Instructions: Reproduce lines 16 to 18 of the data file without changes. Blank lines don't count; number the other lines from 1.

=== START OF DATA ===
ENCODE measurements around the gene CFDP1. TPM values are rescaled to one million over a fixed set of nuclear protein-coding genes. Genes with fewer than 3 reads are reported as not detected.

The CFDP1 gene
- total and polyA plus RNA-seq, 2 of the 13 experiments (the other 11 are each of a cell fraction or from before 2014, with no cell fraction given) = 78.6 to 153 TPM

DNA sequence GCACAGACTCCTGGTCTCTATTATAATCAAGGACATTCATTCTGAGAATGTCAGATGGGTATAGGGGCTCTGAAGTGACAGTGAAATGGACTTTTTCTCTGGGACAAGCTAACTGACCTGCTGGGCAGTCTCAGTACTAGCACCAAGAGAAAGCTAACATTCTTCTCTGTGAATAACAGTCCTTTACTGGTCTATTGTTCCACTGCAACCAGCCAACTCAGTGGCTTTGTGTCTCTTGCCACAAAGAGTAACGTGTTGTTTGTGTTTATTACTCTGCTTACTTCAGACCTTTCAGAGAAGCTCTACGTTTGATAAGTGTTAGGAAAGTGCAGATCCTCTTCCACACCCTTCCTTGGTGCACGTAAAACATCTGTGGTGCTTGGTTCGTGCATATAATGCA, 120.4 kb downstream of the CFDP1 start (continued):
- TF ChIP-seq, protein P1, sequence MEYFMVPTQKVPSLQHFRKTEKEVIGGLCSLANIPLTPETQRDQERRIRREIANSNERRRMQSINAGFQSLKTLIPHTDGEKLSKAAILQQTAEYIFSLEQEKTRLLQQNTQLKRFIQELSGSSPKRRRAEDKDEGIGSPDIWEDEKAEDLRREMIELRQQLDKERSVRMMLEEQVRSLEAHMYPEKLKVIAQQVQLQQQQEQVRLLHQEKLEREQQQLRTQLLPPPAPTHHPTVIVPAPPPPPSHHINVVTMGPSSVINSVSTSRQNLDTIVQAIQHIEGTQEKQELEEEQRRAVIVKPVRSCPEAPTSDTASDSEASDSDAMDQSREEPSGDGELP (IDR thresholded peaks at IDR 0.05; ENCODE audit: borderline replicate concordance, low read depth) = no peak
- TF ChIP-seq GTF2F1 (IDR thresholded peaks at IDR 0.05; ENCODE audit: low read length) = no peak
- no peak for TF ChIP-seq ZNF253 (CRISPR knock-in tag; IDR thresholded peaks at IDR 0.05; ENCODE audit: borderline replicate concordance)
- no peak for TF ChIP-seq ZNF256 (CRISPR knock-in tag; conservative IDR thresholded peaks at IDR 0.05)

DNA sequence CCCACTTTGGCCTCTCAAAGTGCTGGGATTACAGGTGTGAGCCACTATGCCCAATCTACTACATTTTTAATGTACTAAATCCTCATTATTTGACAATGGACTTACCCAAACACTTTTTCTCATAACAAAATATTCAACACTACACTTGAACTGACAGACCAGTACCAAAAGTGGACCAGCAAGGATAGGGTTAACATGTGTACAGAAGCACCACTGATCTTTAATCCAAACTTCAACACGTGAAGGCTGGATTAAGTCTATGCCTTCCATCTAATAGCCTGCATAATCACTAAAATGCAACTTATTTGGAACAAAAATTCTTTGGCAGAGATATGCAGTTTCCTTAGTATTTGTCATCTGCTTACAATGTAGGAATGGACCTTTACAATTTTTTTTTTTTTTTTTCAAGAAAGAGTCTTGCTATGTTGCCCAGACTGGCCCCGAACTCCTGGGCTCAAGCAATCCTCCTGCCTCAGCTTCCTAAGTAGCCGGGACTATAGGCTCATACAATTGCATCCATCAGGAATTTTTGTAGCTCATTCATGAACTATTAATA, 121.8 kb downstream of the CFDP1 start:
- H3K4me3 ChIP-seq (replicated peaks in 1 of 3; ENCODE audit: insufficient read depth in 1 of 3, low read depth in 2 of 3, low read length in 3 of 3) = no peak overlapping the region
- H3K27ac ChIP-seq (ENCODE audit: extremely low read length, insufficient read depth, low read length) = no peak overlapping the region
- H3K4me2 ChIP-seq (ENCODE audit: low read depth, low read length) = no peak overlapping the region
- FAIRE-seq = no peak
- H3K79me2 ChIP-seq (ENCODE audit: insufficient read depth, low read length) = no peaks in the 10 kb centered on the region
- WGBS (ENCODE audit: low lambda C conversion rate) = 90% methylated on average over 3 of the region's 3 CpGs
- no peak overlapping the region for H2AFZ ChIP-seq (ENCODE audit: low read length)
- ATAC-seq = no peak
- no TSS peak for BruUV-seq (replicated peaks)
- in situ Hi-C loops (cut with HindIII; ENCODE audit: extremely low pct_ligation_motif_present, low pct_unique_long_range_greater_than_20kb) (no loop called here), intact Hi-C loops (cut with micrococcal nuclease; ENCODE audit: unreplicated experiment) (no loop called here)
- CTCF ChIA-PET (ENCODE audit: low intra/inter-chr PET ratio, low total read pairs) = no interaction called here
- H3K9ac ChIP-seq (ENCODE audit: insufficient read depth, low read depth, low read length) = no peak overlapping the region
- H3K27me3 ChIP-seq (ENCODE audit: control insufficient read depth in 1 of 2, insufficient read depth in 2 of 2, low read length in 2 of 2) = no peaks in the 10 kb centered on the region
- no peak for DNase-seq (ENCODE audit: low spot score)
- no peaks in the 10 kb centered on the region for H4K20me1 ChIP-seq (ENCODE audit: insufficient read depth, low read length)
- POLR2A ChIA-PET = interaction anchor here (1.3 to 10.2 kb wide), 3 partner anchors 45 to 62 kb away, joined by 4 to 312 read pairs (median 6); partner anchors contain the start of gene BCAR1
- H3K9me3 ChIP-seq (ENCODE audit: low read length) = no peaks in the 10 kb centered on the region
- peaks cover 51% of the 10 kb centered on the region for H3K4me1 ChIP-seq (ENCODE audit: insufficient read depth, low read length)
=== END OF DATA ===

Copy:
- no peak overlapping the region for H2AFZ ChIP-seq (ENCODE audit: low read length)
- ATAC-seq = no peak
- no TSS peak for BruUV-seq (replicated peaks)